Audio recordings released by the FAA last week of Southwest Airlines Flight 812, a Boeing 737 with 118 passengers aboard that suffered rapid decompression in April, detail pilots and controllers working the problem. The aircraft was at 36,000 feet flying out of Phoenix for Sacramento when a 59-inch-long gash opened nine inches wide in the top of the cabin, with a loud bang. The Southwest pilots immediately declared an emergency and began a descent to 10,000 feet. As the pilots organized, they formulated a plan to return to Phoenix, but as the situation matured they changed plans and sought the nearest available airport. That turned out to be Yuma, Ariz.
Click here for the MP3 file. The audio has been edited for time. What's not heard in the edited version is the controllers working together between locations to coordinate their efforts.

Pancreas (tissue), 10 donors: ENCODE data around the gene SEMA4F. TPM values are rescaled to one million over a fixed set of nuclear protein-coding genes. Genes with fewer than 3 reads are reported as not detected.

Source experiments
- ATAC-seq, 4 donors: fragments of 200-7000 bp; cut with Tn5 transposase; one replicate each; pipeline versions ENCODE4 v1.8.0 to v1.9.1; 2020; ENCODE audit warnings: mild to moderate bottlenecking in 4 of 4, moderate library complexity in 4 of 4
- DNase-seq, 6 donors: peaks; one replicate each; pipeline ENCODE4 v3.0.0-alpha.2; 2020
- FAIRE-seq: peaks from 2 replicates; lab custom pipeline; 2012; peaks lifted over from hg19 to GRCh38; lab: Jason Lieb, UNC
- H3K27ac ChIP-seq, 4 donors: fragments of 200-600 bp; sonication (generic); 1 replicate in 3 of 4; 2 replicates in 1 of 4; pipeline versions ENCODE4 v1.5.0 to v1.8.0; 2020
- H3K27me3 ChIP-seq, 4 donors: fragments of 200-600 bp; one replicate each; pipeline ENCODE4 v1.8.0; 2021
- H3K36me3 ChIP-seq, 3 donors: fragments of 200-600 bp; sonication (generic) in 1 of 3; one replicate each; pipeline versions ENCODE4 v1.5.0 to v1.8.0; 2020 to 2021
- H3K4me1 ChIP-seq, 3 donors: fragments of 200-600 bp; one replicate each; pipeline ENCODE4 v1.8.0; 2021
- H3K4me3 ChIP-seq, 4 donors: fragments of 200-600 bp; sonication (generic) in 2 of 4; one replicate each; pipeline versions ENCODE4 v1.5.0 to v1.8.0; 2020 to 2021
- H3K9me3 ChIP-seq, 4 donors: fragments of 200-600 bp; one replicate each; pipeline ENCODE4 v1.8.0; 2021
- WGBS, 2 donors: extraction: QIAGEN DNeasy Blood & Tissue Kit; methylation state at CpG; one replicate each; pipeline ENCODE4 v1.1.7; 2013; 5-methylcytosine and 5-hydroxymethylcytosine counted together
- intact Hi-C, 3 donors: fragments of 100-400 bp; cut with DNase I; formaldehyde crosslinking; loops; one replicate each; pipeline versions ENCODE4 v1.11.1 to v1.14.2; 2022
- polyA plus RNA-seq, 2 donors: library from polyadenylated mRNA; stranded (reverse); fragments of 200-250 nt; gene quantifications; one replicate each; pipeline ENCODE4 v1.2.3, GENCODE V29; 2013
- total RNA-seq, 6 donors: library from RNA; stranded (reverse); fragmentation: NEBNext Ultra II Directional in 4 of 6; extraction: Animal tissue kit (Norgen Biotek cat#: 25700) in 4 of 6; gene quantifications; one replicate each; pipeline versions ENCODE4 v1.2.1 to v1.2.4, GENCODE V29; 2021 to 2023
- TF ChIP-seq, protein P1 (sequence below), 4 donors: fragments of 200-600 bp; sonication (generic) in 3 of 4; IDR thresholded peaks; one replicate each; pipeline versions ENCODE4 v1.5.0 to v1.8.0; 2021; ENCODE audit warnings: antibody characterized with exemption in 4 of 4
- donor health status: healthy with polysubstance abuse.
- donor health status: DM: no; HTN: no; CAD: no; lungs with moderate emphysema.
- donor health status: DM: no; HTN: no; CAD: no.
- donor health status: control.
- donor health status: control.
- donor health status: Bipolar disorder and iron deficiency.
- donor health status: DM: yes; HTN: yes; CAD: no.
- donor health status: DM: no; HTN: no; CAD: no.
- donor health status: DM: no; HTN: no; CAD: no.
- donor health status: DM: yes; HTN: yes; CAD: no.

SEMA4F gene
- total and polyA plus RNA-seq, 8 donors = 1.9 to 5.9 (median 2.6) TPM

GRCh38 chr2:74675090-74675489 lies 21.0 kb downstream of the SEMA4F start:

The aircraft was a 15-year-old Boeing 737-300. It landed safely at Yuma with a few minor injuries incurred during the rapid descent. NTSB investigators have since determined that misaligned or oblong rivet holes allowed stress points to develop along a bond joint in the 737's skin. It's at or near that joint that the skin ultimately failed. The jet had accumulated 48,740 hours through 39,781 cycles (a cycle is one takeoff and one landing). Inspections that were required following the accident turned up four other 737s with crack indications at a single rivet and one with cracking at two rivets. All of those aircraft had flown between 40,000 and 45,000 cycles, according to the NTSB.